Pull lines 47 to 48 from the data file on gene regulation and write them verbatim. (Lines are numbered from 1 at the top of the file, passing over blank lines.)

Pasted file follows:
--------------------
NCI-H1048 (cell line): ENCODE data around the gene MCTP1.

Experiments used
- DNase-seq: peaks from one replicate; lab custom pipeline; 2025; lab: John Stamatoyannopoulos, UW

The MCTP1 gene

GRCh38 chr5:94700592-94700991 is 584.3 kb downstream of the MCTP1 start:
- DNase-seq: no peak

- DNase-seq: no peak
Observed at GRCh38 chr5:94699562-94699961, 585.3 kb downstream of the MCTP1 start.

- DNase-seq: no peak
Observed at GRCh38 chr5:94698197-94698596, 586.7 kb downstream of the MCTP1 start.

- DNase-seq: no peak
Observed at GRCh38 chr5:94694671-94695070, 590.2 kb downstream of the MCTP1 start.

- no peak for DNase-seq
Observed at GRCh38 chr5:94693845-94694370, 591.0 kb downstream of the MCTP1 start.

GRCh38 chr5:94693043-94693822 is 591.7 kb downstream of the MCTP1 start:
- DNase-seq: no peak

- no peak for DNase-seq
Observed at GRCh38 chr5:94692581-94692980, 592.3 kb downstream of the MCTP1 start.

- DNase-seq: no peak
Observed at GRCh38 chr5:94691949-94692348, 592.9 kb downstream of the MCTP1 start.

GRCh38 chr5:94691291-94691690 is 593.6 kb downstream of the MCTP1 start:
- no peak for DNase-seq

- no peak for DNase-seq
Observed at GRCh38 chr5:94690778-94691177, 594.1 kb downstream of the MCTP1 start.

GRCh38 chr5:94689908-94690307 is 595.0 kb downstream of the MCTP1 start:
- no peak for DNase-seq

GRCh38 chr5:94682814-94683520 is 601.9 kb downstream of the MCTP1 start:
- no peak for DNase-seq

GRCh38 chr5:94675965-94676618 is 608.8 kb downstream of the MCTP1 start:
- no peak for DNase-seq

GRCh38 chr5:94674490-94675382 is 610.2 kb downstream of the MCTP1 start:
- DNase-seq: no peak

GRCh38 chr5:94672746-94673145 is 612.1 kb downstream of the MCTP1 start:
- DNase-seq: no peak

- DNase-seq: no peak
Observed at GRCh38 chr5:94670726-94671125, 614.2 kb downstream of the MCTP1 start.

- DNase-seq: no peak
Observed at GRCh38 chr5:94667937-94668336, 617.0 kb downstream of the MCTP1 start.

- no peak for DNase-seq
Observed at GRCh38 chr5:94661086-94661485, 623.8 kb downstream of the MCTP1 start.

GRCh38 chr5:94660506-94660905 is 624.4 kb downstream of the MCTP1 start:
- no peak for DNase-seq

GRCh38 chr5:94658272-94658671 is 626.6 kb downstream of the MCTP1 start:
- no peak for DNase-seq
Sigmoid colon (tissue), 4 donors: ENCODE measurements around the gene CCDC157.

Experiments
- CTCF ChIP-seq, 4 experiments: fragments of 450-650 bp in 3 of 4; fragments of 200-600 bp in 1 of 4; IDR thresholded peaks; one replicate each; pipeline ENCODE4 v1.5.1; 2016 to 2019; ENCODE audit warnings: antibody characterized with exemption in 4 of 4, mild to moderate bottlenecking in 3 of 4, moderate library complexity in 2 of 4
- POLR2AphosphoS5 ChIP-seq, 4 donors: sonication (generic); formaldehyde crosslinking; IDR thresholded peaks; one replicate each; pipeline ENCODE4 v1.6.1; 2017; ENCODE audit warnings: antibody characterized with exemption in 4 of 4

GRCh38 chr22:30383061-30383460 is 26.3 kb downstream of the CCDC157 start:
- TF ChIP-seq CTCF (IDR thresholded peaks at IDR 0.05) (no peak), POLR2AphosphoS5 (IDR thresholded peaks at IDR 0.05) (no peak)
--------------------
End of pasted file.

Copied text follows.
- CTCF ChIP-seq, 4 experiments: fragments of 450-650 bp in 3 of 4; fragments of 200-600 bp in 1 of 4; IDR thresholded peaks; one replicate each; pipeline ENCODE4 v1.5.1; 2016 to 2019; ENCODE audit warnings: antibody characterized with exemption in 4 of 4, mild to moderate bottlenecking in 3 of 4, moderate library complexity in 2 of 4
- POLR2AphosphoS5 ChIP-seq, 4 donors: sonication (generic); formaldehyde crosslinking; IDR thresholded peaks; one replicate each; pipeline ENCODE4 v1.6.1; 2017; ENCODE audit warnings: antibody characterized with exemption in 4 of 4